Should I start working as a lab technician? Can a philosophy graduate take a fine art MA?

I have a 2.1 degree in biology and want to start an MSc or graduate diploma. Unfortunately I cannot fund myself on a full-time course for two years at a cost of £6,000. I have written and e-mailed every funding authority I can find but have not heard back. It is now two years since I graduated and I feel like I am stuck in a rut in my full-time catering job. I know the only way to regain a sense of worth is to further my qualifications but with no financial backing - and a graduate diploma in audiology application gathering dust because I no longer have contacts at the university to give me references - I am bewildered. Should I apply for basic lab technician jobs, because they are science-related but not what I want from life, or persevere and get help?

If you can answer the question "what do you want from life?" the way forward may become clearer. What skills do you have, what interests or excites you? Is it money you want, or is it autonomy, potential for promotion, travel? Don't assume you can't get a decent job without an MSc, or that getting further qualifications is the only way to regain a sense of self worth.

While you are dismissive of the post of lab technician, it may be more attractive than you think. Take a look at, key in the words "biology" and "technician" and you'll find an array of jobs (many requiring a degree and paying around £20,000) as well as research positions. A year or two of work experience could increase your chances of getting onto a popular MSc.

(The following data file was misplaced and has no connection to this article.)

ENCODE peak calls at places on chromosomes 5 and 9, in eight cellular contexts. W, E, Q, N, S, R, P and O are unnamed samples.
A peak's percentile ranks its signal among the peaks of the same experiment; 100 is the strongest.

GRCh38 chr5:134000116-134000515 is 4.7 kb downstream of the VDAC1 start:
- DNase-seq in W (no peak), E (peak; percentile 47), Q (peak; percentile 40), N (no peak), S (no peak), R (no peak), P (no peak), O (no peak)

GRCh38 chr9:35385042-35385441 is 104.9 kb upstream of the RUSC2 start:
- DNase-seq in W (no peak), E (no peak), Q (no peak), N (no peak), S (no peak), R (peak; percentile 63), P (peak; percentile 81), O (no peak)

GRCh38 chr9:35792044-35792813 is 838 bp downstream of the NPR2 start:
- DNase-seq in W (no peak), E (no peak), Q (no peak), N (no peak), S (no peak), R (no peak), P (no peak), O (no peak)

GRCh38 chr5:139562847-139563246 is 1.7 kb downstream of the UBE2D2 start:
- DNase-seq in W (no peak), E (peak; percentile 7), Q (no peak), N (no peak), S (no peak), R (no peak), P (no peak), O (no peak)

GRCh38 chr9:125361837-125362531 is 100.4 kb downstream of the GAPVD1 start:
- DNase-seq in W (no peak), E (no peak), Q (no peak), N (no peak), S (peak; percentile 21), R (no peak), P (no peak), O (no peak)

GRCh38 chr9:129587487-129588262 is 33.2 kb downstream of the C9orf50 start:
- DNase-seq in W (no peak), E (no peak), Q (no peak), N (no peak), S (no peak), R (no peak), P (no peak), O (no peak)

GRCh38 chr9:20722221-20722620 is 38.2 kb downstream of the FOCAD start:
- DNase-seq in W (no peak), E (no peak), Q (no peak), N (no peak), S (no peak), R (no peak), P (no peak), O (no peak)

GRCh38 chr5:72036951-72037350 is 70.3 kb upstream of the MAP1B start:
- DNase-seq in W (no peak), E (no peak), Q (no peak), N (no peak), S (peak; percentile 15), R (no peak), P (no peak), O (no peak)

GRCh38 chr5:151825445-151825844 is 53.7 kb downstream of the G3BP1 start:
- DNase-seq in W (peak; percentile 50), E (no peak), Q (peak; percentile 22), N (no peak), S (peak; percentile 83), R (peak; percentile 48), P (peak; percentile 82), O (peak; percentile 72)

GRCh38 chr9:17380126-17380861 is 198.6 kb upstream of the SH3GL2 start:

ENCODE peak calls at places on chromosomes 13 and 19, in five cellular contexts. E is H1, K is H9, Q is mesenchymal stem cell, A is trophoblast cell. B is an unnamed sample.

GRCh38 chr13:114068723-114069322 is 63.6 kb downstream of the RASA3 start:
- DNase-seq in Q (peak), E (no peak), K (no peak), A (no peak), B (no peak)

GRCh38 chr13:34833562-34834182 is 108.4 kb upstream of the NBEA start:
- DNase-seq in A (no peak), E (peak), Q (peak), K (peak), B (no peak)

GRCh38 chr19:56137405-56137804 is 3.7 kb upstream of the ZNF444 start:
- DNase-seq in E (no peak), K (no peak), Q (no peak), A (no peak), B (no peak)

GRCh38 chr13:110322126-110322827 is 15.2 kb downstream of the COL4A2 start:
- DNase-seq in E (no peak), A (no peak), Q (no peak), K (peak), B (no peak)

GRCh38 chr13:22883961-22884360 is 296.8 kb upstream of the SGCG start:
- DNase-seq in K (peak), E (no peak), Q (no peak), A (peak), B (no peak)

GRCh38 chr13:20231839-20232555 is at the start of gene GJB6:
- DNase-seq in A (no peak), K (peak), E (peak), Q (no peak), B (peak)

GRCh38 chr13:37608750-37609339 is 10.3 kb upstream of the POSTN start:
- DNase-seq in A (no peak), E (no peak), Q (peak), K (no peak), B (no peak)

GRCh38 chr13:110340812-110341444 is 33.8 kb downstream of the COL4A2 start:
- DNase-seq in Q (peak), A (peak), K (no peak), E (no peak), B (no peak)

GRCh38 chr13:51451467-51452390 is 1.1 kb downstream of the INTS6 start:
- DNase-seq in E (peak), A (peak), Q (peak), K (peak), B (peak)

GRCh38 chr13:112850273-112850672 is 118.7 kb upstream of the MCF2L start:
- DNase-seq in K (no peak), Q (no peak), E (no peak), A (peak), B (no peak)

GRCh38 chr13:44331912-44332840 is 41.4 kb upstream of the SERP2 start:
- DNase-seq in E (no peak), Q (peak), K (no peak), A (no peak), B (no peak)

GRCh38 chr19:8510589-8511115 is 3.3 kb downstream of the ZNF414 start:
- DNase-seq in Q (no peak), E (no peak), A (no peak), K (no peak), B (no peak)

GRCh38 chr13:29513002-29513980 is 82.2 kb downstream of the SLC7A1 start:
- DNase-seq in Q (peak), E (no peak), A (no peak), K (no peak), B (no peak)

Although you graduated two years ago, there must still be contacts at your university to provide references - lecturers, a course organiser, a project supervisor. There will also be records of your exam results, projects and essays - which the audiology course organiser will want to know.

The reason you haven't heard from funding bodies is because you have to apply for the course you want to do first. Research councils make awards to university departments or research institutes, not directly to students. Check the research council websites to see which departments will get funding each year. For biology based courses see or For audiology courses there is an NHS Clinical Scientist Scheme which awards funding.

And although you expect to pay £6,000 for a two year MSc, in fact most are just one year long with fees of around £3,000 (£1,500 a year part-time).

A stronger foundation

I want to study fine art at postgraduate level. However, I have a BA in English and philosophy and only O-level art, no art history or foundation course. I hope to skip a foundation course, as I know my interest is purely fine art. Is it possible for me to get onto a postgraduate course with this background?

The answer is probably no. To get on to an MA in fine art you really need an art degree, or at least a foundation year, because you need to show you have the skills and knowledge for an MA, usually gained through an appropriate degree.

While your philosophy background could be useful, many fine art MAs are practice based. Ask admissions tutors - for example at Chelsea and at Central St Martins colleges of art and design - what they are looking for and the answer is a strong portfolio. And unless you've been practising as an artist for several years you are unlikely to have a portfolio that's good enough.

You might have a slightly better chance getting onto a PGDip. You'll find students on this course without an art degree, although their qualifications do tend to be design related. But again, you will need a strong portfolio.

If you took the foundation route, this would give you the chance to develop skills and techniques, while building up the sort of work needed for an MA.

Advisers: Deborah Fowlis and Mike Cox, Graduate Prospects

Send your queries to Caitlin Davies at The Independent, Education Desk, Second Floor, Independent House, 191 Marsh Wall, London E14 9RS; or e-mail to